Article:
Time Management

So, in addition to writing fiction, I am also trying to become a non-fiction author. I always think it’s boring and dry when people talk about writing non-fiction – so I’m only going to do it a bit. See, I guess when I think about non-fiction, I think History. And if not History, then I think Computer Programming. The latter makes more sense than the former, being as I do web development during the day. But for some reason, I always think World War II books first.

My non-fiction book, though, is not about Computer Programming nor Web Development. So what, then? I am writing a Fantasy Basketball Draft Guide. Due to the seasonal nature of such a thing, I am not going to attempt to have it published by anyone other than myself (and my co-author, of course).

This “As you know, Bob” back story is my way of telling rather than showing the difficulties of writing when it comes down to time management and deadlines. Because I’ve been focused on writing fiction for the most part since the NBA season ended, and only working a little bit on this draft guide. Then last week I realized that I had to write about 100 more player predictions still in about 30 days. That’s not too bad except that I have a vacation coming up where I’ll be without internet for 7 days, and driving and sightseeing (when I’m not working remotely) for another 10 days. That leaves 13 days, or 7.69 players per day. The end of July deadline is an artificial one (as the author, editor, and publisher, I get to set all the deadlines), but it is a necessary one for completing the first draft of this guide. So, I spent my free time this weekend immersing myself in a world of non-fiction. I don’t want it to sound like a bad thing, because I really enjoyed it; I wouldn’t do it if I didn’t. I approach writing about basketball players in the same way I write about fictional characters, that is: I look for clever turns of phrase and inventive similes to use at least once in every player profile. And I hope that at least some of that will help improve the skills I use in fiction writing.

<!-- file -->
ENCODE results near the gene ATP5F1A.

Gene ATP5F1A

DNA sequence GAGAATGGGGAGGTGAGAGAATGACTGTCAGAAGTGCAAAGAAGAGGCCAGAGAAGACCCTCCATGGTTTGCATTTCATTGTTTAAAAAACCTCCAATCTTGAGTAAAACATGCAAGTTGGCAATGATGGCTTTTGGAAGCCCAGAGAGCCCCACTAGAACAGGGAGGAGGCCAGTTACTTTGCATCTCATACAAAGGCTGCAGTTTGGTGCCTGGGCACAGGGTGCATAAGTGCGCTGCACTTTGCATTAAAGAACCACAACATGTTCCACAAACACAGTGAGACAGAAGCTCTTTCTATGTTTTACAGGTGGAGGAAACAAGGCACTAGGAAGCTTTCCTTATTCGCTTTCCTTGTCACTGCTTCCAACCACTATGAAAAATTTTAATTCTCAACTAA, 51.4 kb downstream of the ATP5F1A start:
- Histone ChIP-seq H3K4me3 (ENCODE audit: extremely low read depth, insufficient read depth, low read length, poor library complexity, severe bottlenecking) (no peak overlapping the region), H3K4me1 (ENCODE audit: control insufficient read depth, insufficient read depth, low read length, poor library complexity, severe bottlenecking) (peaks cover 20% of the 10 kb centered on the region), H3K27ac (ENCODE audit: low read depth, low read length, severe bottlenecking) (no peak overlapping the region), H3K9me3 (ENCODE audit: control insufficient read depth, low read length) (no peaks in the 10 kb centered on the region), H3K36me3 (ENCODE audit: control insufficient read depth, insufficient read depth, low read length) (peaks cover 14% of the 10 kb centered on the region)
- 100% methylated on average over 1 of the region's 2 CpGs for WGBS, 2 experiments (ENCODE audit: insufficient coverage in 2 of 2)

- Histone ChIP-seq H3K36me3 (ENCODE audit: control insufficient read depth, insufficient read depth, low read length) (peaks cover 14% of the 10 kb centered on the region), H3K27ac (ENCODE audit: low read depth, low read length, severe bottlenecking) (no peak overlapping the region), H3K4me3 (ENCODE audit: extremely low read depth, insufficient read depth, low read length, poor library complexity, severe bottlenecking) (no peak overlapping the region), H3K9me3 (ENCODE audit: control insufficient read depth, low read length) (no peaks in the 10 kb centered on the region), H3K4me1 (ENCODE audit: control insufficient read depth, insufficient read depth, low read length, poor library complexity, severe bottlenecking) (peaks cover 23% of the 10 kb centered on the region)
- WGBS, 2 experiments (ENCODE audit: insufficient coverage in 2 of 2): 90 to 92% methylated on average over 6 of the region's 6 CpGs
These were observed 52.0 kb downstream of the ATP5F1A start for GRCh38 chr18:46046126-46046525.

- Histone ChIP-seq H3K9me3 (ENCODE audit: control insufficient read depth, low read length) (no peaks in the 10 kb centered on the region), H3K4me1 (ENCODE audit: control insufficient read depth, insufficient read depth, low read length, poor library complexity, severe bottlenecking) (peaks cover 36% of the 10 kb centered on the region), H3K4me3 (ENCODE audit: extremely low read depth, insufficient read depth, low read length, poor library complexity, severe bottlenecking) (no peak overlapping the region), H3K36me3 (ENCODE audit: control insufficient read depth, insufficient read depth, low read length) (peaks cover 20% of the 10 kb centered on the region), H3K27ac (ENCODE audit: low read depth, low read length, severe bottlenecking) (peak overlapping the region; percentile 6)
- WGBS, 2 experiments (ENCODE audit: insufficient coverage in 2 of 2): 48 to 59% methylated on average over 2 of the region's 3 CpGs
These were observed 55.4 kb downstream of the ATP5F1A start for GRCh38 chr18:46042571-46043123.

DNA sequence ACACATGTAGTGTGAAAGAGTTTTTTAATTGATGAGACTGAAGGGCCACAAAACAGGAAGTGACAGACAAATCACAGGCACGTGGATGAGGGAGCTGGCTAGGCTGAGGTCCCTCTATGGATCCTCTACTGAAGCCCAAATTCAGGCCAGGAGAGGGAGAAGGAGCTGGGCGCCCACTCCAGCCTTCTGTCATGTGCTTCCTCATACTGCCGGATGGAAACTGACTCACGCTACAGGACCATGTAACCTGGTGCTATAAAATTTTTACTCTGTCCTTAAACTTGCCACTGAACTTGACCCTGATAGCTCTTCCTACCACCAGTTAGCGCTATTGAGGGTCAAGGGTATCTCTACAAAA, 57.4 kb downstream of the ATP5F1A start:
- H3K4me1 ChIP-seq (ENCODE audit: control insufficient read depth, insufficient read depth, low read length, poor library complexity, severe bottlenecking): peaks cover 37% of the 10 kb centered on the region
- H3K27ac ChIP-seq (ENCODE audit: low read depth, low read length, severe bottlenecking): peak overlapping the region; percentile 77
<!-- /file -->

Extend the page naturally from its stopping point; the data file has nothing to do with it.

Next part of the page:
Now, in addition to writing fiction and non-fiction, I also have a day job where they require strongly encourage overtime work as well as extra volunteer activities. So, unlike a lot of writers whose blogs I read who write during their half hour lunch, and get in extra time in the evenings, I work through my lunch so I have time to work on volunteer projects in the evenings and then hopefully have time to do some writing of both the fiction and non-fiction varieties.

So, the real point is: I am positing this as an excuse for the anemic word counts that I post here on a weekly basis, as well as the one which I’ll be posting on Wednesday, because it will probably be the weakest yet. And yes, I probably could have spent the 15 minutes I just spent writing this post on something else. But I doubt I could have cranked out the preceding 450+ words in that span of time if I were working on something that required more thought and less rambling and babbling. And yes, I could also probably count the words that I wrote for my non-fiction assignment. But for some reason, that seems like cheating. And I’m not a actual cheater – just a copycheater.


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